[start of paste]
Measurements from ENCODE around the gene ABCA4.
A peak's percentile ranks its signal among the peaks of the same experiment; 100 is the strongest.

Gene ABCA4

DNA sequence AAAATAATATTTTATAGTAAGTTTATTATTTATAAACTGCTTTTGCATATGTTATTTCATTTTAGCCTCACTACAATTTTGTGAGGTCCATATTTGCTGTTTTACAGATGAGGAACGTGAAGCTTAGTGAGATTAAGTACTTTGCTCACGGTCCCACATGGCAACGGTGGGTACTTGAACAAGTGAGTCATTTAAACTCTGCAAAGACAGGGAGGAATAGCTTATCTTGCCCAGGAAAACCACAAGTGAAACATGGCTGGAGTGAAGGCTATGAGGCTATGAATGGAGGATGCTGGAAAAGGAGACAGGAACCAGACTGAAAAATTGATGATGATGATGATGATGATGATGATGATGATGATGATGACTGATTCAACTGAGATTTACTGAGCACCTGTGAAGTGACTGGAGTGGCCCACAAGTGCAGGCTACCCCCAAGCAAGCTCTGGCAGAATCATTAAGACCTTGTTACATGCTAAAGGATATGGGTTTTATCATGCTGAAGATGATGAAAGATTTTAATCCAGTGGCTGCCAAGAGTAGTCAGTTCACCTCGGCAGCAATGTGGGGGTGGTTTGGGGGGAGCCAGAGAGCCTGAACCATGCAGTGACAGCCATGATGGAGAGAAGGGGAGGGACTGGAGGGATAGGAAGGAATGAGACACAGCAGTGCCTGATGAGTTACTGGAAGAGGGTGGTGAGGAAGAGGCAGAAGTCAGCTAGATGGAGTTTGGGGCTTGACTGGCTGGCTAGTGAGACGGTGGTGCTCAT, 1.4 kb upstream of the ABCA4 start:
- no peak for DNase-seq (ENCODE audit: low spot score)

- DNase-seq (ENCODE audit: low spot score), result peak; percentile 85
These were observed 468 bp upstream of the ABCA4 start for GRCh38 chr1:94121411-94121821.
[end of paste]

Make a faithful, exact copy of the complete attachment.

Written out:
Measurements from ENCODE around the gene ABCA4.
A peak's percentile ranks its signal among the peaks of the same experiment; 100 is the strongest.

Gene ABCA4

DNA sequence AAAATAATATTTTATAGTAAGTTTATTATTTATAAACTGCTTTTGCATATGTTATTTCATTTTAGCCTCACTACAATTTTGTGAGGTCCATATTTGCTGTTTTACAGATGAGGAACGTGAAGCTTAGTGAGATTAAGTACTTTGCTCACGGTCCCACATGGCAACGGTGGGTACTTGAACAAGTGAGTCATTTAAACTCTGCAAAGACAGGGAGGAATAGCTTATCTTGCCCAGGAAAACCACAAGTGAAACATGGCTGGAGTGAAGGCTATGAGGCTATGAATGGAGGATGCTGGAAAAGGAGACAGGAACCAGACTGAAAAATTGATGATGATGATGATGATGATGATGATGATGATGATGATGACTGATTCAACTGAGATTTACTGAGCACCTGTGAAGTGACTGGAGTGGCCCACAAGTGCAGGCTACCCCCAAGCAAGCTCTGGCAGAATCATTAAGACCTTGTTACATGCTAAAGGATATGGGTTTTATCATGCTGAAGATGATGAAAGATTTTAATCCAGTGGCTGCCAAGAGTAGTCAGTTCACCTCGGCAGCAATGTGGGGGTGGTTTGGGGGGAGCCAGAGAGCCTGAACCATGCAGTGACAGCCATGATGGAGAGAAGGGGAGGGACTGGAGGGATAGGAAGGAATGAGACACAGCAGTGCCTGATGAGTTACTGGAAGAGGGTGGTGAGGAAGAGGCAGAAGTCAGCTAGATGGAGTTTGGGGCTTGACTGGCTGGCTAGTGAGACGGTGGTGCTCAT, 1.4 kb upstream of the ABCA4 start:
- no peak for DNase-seq (ENCODE audit: low spot score)

- DNase-seq (ENCODE audit: low spot score), result peak; percentile 85
These were observed 468 bp upstream of the ABCA4 start for GRCh38 chr1:94121411-94121821.